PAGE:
The commissioners also approved work involving digging trenches to divert water from impacting a sand mound at the Shirley Home for the Aged for $9,600.
“There was a concern the sand mound may be malfunctioning,” said commissioner Jeff Thomas. “After the sewage enforcement officer inspected it, it was determined it was functioning properly, but there’s a hole near ridges where water is coming down near the sand mound. They want to dig trenches to divert water away from the sand mound.”
A heating oil bid for $2.159 per gallon was also approved Tuesday from Bumgardner & Flasher Oil Inc.
Wednesday the Supreme Court heard oral arguments as to whether discrimination in the workplace based on sexual orientation is forbidden under the 1964 Civil Rights Act.
The act prevents discrimination based on of a person’s “race, color, religion, sex or national origin.”
The issue is whether sexual orientation falls under the category of sex.
More specifically, the question is whether an employer can fire an employee because they are gay or transgender.
Courts are often required to interpret old laws even after the language in the laws has changed their connotations.
“In this case, for example, the issue is that this is a law that was passed more than 50 years ago, so in 1964 Congress had no idea that same sex marriage was on the horizon, or that transgender people would be in positions where discrimination would be an issue. The courts are all called upon to apply old language to new situations. They will come up with a certain standard and whether one thing or another was intended by Congress,” said Dr. Jack Barlow, professor of politics at Juniata College.
Gerald Bostock, a child welfare coordinator in Georgia, said he was fired when his boss found out he was gay.
The second case presented pertained to Aimee Stephens, who worked as a funeral director for six years before revealing her gender identity to her employer.
Stephens was fired two weeks later.
A court case by itself does not change a law, it just provides an interpretation of the law.
“The court will likely not hand down a decision until May or June. If they decide discrimination on the basis of sex does not apply to someone who is homosexual, then Congress is going to have some pressure to act, if they say it does apply, Congress doesn’t have to do anything,” said Barlow.
Nathan can be reached at firstname.lastname@example.org.
Members of the Huntingdon County Chamber of Commerce honored local business leaders Tuesday night at their annual awards gala at the Huntingdon Country Club.
Yvonne Martin, president and CEO of the Huntingdon County Chamber of Commerce, was the master of ceremonies and introduced each of the awards presenters.
The 2019 Educator of the Year Awards had two recipients this year, Linda Ford and Samantha Hiles of Little Jewels Academy in Orbisonia.
“They create lessons and activities that engage the children to help them grow educationally and spiritually,” said presenter Juniata College President Jim Troha. “ Students learn to be good citizens and friends, while learning about our community.”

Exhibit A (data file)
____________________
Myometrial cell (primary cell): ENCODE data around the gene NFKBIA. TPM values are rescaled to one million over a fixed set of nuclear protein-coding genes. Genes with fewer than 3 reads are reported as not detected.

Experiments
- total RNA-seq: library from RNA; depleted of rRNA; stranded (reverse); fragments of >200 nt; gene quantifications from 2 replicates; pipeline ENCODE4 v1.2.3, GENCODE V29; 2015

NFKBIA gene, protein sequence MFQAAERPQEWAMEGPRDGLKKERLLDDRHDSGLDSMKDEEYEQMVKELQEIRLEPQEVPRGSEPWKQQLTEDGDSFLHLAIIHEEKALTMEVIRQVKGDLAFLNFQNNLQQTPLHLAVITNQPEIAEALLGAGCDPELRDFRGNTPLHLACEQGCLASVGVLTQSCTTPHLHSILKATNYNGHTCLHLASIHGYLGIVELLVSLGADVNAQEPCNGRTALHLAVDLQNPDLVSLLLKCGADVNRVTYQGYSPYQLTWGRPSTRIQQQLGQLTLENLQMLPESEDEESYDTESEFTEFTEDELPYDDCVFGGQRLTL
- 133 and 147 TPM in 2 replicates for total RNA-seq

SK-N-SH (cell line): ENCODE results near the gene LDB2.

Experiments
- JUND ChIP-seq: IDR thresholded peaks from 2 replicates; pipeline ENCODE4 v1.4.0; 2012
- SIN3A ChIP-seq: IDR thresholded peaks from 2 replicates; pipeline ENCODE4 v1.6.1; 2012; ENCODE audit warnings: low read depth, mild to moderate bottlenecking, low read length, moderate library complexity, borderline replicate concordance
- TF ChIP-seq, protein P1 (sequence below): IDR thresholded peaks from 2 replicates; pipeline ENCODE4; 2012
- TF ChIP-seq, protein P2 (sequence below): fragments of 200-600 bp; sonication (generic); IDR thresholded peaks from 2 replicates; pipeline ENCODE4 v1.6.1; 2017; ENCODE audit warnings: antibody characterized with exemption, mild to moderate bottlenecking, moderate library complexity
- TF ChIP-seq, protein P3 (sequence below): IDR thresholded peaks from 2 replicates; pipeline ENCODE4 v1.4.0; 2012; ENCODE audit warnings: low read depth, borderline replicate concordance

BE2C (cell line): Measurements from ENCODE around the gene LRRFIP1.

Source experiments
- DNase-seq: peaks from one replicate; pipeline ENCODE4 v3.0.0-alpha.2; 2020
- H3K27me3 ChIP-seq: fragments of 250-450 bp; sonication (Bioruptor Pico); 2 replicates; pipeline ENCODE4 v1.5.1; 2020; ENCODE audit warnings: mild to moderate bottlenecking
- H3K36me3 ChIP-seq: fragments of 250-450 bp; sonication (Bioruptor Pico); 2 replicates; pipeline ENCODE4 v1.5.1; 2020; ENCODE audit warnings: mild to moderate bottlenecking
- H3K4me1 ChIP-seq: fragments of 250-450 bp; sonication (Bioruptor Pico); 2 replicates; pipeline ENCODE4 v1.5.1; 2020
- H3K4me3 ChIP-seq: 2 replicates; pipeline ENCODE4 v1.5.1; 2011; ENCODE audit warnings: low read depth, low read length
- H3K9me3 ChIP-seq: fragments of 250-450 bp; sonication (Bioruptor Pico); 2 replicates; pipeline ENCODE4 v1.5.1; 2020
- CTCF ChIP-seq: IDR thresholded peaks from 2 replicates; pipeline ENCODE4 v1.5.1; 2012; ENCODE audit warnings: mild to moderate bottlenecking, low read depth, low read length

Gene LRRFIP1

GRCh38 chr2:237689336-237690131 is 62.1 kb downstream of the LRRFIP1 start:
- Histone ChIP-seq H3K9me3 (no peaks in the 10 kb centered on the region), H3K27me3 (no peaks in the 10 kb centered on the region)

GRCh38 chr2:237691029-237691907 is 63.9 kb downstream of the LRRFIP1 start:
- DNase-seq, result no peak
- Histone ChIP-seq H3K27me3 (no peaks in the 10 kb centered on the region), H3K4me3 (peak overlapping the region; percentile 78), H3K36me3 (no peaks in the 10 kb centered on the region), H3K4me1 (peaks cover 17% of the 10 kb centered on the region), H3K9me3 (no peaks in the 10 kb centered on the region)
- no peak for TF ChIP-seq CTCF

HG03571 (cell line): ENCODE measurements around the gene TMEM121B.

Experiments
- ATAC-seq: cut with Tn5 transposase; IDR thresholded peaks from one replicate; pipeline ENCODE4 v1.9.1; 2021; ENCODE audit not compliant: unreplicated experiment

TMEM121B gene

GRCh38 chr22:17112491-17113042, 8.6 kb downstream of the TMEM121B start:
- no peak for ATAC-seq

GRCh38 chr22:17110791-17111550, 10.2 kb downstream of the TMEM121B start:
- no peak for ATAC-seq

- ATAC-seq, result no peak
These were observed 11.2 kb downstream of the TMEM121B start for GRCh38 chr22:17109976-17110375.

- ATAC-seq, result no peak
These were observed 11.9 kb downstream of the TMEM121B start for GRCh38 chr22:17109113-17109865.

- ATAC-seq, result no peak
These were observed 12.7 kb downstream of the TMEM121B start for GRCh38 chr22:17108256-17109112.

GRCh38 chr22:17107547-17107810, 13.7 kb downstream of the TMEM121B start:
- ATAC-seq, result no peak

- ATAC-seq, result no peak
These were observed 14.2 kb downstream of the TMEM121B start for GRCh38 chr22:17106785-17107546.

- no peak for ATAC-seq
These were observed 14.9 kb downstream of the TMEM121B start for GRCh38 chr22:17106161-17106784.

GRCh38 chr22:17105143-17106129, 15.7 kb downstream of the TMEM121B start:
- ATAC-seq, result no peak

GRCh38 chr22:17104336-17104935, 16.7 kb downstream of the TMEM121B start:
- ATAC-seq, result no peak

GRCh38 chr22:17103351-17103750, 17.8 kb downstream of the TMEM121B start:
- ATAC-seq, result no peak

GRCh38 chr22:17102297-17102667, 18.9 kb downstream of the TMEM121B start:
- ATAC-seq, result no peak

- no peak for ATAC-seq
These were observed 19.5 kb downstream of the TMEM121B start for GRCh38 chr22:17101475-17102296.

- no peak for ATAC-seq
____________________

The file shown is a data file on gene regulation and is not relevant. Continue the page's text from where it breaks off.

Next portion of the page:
“Thirty years ago I never thought I would be standing here today and Little Jewels would be where it is,” said Ford.
“We were really shocked and honored to receive this award. The phrase I try to think about for our students is that we try to prepare them for kindergarten and eternity...the main thing we try to teach them is God’s love,” said Hiles.
The first award of the night was sponsored by Juniata College in recognition of an educator who demonstrated “above and beyond commitment and service in the field of education.”
The second award of the night was sponsored by AristaCare at Huntingdon Park and AristaCare at Woodland Park.
The 2019 Business of the Year Award went to Bumgardner & Flasher Oil and was accepted by company president and CEO Darlene Bumgardner.
The oil company saw substantial growth after purchasing Thousand Hills Petroleum in 2010, has supported numerous community organizations and, “They pride themselves on dependable, prompt and courteous service along with a close interaction with their customers,” said presenter Doug Roles.
The Business of the Year Award was sponsored by Valley Rural Electric Cooperative and recognizes a business that has contributed to the economic growth and development of Huntingdon County.
“I am honored and humbled to receive this award,” said Bumgardner.
The 2019 Customer Service Award winner was AristaCare at Huntingdon Park. Melanie McAleer, nursing home administrator at AristaCare at Huntingdon Park, and Kammi Plummer, community outreach director, accepted the award.
“Residents think of staff as their family, and staff most definitely consider them family, as well. They love when former residents visit and show the team just how well they are doing at home with the previous help of the incredible therapy and loving care they receive,” said presenter Barbara Covert.
“This is such an honor for me, but mostly for my staff. Truly it is the staff that work at AristaCare that deserve this, both past and present,” said McAleer.
“I go to work every day thinking ‘be the change you want to see in the world’. We are truly honored to be in the industry that we’re in and take care of the loved ones that we do,” said Plummer.
The award was sponsored by Bonney Forge Corp. and is presented to a business for its excellence in providing quality customer service.